Published: 14:37, 26 March 2020
| Updated: 14:40, 26 March 2020
The owners of a family-run restaurant have made it their mission to deliver free meals to those most in need during the coronavirus pandemic.
Nicky Martin and his partner Tania Bourne, who run The Carriage in Faversham, have halted their paid-for takeaway service in order to put their efforts into their 'donate a dinner' scheme.
"Initially, we set it up as a 'donate a dinner' to try and cover some of the costs of stock for the scheme," Tania said.
"We're a small, family run restaurant so couldn't manage to cover everything ourselves.
"The reason for this is because Nicky, our chef and owner, went to the foodbank with some items and found out they can't accept any fresh produce.
"Given all the panic buying at the supermarkets we just wanted to our bit for the community that has supported us the past four years."
So the pair gave people the option of buying a takeaway for themselves at £3.50, with an extra £1.50 donation for them to send out food to someone in need.
"The response has been phenomenal," Tania added. "Locals were donating, as well as phone calls from people all over the country asking to donate.
"Now, we're not sure if we legally can carry on offering paid for takeaway food. However, morally we can't.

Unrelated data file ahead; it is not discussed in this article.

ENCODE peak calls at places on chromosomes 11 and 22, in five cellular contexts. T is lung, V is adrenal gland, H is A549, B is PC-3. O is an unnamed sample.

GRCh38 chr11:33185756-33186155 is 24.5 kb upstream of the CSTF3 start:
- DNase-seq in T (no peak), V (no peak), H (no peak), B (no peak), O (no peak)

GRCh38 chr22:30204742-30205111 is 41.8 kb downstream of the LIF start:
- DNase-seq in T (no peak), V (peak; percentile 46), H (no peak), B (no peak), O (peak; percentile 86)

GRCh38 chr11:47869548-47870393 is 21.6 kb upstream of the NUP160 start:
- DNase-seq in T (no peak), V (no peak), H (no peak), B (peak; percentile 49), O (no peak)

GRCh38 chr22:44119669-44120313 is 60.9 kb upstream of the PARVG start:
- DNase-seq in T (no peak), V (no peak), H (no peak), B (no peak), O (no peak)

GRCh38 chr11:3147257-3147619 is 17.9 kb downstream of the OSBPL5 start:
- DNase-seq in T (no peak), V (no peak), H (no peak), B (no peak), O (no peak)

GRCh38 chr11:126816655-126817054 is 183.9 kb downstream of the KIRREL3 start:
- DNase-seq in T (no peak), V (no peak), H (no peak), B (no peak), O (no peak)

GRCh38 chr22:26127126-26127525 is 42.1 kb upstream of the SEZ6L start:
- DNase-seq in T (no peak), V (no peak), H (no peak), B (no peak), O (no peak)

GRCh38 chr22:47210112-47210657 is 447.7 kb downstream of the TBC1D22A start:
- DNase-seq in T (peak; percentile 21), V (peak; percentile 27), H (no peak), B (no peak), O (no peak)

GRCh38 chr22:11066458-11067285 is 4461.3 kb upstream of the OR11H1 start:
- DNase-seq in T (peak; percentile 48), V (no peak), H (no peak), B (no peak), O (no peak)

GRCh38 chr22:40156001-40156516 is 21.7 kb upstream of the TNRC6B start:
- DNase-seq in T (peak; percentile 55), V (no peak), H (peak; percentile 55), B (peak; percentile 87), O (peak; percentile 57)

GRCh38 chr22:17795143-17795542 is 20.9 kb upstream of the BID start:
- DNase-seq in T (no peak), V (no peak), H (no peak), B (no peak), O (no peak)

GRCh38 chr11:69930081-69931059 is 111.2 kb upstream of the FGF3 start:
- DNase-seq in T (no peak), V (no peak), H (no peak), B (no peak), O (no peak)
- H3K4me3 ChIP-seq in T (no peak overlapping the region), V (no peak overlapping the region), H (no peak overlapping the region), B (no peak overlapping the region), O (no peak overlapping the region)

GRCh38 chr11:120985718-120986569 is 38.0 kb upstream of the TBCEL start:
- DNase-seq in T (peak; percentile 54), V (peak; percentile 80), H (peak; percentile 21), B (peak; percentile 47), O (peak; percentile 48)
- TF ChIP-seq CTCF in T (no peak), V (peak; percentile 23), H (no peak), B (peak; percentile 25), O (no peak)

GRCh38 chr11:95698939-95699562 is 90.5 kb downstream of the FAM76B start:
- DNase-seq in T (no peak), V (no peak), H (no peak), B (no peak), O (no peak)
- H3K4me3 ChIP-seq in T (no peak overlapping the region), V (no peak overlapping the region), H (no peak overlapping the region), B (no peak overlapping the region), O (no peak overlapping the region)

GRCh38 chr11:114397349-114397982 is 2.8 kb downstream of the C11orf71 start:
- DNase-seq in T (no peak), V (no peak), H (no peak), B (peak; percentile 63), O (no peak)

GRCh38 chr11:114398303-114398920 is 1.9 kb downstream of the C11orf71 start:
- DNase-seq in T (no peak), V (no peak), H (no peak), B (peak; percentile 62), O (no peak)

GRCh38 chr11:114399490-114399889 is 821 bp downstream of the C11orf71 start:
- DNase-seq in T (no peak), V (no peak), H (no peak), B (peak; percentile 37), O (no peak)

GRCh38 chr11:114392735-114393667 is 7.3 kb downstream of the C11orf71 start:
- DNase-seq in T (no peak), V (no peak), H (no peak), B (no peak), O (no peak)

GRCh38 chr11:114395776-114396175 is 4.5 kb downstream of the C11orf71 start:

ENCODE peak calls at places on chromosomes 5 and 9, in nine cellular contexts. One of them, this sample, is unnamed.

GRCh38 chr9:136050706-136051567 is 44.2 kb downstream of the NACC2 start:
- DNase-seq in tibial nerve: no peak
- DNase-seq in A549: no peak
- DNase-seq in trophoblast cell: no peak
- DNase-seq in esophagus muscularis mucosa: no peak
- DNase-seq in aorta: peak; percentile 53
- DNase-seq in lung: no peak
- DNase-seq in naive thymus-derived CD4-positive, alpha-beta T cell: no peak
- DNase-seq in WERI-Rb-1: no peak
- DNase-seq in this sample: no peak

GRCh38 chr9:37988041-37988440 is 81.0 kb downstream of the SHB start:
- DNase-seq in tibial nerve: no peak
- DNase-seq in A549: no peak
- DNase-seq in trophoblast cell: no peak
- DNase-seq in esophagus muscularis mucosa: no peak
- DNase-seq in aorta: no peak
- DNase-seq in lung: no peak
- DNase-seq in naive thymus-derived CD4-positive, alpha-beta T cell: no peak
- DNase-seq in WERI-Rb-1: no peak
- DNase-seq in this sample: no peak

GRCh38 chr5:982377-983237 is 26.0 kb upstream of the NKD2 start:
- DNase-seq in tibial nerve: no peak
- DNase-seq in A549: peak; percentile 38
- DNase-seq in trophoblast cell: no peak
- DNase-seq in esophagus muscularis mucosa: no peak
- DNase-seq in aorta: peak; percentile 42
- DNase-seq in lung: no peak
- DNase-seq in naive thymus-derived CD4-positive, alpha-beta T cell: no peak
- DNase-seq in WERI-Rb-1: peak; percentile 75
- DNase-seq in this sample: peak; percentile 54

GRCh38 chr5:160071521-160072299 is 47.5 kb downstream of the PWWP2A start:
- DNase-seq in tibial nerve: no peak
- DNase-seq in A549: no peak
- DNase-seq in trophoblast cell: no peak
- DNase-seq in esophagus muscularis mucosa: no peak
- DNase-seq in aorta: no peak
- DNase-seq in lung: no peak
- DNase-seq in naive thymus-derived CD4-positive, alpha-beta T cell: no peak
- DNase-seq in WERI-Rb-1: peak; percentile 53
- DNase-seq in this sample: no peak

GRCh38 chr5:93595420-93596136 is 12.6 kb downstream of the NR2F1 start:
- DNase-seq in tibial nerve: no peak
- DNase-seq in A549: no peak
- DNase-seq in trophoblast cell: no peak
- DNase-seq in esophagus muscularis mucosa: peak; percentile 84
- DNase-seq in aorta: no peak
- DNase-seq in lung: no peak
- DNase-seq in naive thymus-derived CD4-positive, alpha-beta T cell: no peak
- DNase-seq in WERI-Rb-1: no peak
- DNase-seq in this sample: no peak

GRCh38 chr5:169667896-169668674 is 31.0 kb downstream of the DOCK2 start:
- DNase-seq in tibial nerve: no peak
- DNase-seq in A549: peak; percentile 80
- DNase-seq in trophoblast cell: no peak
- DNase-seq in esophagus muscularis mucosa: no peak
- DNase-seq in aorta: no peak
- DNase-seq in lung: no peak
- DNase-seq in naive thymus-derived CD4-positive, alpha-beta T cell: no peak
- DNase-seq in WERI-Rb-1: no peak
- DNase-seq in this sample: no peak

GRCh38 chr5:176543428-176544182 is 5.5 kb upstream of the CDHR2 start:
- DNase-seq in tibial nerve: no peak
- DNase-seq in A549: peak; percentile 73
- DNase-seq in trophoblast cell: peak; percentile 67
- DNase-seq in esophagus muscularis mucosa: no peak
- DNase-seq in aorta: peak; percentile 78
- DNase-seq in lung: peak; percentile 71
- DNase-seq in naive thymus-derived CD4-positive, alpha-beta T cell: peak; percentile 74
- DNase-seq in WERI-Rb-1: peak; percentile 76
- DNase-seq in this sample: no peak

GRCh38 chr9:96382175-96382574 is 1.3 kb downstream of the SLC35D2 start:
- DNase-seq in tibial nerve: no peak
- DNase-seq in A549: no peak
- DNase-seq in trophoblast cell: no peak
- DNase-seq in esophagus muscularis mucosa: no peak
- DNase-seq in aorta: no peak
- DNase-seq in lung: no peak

"We've stopped offering our paid for takeaway service so we can focus more time on this scheme.
"While we are not taking donations at the moment, this may change soon - our stock prices are increasing so we've had to think outside the box with dinners we are making."
People can get a dinner deliver for free by contacting Nicky and Tania via the Carriage Restaurant page on Facebook, or leaving a message on 07522 494203.
"The phone is only monitored twice a week, but we will get back to everyone," Tania said.
"We've had a local chef, Nat from the Sun, come in to help us make meals, Samsons Veg stall from Faversham Markets donate some vegetables to use, and so many locals drop in cash and cheques to get food out to people in need. "All the dinners we are doing can be eaten fresh or frozen until needed.
"We didn't start this to make any money - we just wanted to help people in our community and stop ourselves from falling into a pit of self pity."